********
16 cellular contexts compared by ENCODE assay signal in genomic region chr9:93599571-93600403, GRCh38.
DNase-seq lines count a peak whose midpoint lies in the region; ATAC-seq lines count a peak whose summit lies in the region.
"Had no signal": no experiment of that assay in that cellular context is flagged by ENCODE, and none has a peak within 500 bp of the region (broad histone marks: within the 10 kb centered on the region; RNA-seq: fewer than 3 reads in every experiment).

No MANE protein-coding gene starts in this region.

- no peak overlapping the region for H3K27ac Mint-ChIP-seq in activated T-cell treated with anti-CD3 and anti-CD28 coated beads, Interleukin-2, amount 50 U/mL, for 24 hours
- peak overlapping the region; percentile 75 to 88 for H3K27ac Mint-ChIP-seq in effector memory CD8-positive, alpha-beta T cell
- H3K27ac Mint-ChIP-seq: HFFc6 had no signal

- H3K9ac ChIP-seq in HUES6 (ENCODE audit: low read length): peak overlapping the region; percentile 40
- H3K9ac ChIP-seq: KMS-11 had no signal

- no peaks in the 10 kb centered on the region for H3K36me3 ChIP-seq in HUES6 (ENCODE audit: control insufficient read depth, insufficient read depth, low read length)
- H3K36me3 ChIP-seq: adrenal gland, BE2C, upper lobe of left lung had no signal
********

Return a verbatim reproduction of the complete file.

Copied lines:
16 cellular contexts compared by ENCODE assay signal in genomic region chr9:93599571-93600403, GRCh38.
DNase-seq lines count a peak whose midpoint lies in the region; ATAC-seq lines count a peak whose summit lies in the region.
"Had no signal": no experiment of that assay in that cellular context is flagged by ENCODE, and none has a peak within 500 bp of the region (broad histone marks: within the 10 kb centered on the region; RNA-seq: fewer than 3 reads in every experiment).

No MANE protein-coding gene starts in this region.

- no peak overlapping the region for H3K27ac Mint-ChIP-seq in activated T-cell treated with anti-CD3 and anti-CD28 coated beads, Interleukin-2, amount 50 U/mL, for 24 hours
- peak overlapping the region; percentile 75 to 88 for H3K27ac Mint-ChIP-seq in effector memory CD8-positive, alpha-beta T cell
- H3K27ac Mint-ChIP-seq: HFFc6 had no signal

- H3K9ac ChIP-seq in HUES6 (ENCODE audit: low read length): peak overlapping the region; percentile 40
- H3K9ac ChIP-seq: KMS-11 had no signal

- no peaks in the 10 kb centered on the region for H3K36me3 ChIP-seq in HUES6 (ENCODE audit: control insufficient read depth, insufficient read depth, low read length)
- H3K36me3 ChIP-seq: adrenal gland, BE2C, upper lobe of left lung had no signal